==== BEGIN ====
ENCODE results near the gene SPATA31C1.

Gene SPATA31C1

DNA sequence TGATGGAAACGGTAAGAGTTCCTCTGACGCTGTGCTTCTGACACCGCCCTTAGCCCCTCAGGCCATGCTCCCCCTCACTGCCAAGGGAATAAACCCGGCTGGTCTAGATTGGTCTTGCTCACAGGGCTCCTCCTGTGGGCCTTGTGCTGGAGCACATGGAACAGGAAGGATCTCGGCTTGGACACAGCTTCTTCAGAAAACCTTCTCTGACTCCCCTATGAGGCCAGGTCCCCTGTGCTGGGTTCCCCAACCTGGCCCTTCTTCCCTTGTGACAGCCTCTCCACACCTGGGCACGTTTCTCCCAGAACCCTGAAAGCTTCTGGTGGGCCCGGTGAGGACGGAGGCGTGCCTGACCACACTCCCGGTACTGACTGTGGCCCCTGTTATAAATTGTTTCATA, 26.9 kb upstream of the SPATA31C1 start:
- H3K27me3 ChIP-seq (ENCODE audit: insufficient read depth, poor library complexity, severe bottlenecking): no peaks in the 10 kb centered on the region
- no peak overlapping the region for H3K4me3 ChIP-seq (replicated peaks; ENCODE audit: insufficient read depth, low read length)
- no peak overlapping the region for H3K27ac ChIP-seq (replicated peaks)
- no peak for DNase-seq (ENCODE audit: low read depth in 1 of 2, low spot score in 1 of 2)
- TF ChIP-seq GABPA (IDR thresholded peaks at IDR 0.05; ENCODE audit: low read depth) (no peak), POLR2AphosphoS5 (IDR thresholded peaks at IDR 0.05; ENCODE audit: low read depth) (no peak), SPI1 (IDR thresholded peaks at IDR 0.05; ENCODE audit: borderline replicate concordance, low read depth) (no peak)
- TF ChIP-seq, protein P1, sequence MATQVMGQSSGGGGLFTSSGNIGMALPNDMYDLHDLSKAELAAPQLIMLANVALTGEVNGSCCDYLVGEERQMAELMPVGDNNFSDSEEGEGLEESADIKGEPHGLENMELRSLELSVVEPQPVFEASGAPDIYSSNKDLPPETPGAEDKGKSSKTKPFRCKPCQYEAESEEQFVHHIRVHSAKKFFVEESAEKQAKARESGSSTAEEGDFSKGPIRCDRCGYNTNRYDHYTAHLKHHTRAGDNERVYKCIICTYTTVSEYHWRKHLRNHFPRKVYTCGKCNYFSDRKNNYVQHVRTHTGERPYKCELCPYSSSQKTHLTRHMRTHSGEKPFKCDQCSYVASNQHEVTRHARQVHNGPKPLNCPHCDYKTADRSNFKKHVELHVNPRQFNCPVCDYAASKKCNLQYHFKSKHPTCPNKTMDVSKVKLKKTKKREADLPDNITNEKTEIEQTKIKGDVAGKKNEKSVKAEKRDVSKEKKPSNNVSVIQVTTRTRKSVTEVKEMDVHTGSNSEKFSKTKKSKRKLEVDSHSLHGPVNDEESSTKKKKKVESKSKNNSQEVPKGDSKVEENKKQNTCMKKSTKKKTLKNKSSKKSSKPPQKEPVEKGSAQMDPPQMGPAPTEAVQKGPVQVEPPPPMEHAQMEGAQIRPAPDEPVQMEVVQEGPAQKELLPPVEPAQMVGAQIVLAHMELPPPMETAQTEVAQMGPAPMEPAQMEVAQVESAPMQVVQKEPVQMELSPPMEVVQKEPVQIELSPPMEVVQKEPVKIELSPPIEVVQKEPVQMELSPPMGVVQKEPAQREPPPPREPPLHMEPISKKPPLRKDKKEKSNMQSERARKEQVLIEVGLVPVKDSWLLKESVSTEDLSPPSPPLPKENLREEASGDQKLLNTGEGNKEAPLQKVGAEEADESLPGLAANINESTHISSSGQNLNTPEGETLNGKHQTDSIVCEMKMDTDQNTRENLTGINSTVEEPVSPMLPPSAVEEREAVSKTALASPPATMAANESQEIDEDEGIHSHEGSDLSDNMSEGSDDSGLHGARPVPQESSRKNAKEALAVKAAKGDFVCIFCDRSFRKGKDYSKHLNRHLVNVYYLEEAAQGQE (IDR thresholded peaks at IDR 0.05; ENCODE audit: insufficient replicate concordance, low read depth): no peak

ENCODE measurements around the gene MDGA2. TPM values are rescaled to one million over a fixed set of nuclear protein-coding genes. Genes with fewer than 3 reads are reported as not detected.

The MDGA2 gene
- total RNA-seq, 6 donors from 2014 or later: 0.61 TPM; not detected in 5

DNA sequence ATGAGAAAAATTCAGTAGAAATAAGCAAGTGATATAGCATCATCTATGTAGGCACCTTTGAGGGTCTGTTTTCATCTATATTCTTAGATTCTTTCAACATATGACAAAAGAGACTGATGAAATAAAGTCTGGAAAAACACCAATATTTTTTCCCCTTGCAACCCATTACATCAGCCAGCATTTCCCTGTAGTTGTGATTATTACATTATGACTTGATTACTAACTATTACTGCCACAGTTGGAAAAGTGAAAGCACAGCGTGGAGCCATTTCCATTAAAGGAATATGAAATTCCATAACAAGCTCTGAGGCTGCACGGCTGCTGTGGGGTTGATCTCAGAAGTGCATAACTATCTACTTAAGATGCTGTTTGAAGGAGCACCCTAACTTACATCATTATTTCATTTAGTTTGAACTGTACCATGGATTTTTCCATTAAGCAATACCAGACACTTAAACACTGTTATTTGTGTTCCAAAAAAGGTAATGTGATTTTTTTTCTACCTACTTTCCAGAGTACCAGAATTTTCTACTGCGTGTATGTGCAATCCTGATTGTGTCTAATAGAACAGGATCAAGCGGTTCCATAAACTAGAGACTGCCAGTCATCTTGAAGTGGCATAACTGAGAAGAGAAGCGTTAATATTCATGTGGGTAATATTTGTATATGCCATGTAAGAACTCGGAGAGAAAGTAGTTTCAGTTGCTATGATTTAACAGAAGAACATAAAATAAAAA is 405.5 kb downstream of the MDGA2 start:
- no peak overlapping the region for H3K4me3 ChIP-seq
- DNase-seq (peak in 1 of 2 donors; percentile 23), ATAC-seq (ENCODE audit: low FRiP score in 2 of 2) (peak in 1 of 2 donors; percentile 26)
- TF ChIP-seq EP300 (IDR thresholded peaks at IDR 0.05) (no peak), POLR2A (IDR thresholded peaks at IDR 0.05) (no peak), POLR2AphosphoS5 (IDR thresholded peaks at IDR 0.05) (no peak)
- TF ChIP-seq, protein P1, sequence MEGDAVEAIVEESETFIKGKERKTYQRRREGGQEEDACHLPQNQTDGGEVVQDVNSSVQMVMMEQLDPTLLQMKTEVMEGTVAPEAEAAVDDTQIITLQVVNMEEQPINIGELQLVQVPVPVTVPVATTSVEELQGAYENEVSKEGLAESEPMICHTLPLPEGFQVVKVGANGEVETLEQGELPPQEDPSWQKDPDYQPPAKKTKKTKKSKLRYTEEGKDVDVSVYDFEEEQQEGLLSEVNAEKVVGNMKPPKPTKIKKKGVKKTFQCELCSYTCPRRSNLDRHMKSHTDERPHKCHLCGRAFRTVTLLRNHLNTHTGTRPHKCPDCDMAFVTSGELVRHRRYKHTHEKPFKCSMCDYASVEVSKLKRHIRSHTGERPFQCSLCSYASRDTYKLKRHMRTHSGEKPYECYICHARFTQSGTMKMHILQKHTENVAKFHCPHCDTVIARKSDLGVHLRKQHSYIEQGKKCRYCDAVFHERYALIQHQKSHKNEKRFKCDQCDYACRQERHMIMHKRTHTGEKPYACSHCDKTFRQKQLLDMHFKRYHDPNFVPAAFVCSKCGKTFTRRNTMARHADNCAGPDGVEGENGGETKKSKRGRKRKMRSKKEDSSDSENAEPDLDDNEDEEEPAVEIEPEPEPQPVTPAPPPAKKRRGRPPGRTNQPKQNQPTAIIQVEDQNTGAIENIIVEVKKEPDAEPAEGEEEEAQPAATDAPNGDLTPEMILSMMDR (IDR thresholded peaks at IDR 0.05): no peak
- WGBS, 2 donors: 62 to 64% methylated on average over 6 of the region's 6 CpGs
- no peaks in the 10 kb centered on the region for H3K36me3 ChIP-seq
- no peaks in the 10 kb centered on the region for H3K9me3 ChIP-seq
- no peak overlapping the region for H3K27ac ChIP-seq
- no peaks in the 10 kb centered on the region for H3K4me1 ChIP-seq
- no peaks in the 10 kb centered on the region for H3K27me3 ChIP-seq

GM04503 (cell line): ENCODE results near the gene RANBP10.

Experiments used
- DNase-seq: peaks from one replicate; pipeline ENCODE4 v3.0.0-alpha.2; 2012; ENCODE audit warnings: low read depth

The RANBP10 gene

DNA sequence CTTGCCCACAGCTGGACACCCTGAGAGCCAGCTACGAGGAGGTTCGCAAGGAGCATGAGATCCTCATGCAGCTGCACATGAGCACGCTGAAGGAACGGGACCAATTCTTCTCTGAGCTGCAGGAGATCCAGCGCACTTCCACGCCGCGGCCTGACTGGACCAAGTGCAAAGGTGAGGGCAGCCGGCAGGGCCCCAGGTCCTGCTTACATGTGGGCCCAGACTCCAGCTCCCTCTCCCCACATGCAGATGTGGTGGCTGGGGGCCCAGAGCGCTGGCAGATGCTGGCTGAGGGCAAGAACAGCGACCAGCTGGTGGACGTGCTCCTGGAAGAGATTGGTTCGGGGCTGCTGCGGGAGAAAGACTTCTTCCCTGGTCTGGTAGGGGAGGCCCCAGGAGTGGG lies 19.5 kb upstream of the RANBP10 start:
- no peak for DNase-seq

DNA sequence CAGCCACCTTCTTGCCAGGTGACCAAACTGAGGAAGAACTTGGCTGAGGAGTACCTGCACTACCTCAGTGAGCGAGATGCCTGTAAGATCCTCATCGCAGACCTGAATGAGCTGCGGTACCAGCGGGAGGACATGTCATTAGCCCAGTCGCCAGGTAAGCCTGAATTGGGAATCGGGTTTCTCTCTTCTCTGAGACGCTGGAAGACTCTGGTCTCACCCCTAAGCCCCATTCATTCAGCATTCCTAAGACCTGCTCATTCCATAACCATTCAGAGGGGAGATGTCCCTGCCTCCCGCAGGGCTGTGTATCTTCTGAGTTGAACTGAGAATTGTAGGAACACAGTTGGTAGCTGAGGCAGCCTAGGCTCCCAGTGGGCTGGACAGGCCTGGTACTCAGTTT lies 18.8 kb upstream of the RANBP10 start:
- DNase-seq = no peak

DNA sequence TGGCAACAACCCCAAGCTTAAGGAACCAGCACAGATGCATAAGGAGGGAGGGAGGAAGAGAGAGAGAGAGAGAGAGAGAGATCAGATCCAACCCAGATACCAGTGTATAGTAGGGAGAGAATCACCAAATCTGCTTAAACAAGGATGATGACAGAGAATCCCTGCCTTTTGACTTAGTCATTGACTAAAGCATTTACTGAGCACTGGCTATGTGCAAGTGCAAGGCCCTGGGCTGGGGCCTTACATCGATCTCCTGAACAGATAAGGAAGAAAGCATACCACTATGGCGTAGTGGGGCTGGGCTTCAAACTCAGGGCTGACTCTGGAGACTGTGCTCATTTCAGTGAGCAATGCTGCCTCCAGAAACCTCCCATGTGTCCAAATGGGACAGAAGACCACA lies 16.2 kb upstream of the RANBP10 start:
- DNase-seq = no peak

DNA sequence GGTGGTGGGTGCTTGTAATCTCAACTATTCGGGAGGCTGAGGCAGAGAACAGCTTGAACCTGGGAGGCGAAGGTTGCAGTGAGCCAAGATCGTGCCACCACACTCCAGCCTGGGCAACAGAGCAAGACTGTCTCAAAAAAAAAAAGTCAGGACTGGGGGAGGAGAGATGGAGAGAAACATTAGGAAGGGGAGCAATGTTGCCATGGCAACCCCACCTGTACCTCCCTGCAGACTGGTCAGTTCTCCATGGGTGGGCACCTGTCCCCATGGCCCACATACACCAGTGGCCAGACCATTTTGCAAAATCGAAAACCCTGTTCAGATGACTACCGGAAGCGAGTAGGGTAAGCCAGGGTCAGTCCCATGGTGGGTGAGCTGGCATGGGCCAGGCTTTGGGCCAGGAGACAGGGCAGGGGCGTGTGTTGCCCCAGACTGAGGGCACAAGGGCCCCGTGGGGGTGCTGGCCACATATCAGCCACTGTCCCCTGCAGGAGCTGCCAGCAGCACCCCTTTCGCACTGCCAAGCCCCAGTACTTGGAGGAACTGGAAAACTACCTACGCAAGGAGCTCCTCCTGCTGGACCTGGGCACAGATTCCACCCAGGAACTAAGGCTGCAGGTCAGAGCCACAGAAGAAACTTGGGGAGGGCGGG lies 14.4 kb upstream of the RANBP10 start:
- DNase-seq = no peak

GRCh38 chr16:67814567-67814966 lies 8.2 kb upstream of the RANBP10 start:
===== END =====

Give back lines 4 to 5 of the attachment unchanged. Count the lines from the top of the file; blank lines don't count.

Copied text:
- H3K27me3 ChIP-seq (ENCODE audit: insufficient read depth, poor library complexity, severe bottlenecking): no peaks in the 10 kb centered on the region
- no peak overlapping the region for H3K4me3 ChIP-seq (replicated peaks; ENCODE audit: insufficient read depth, low read length)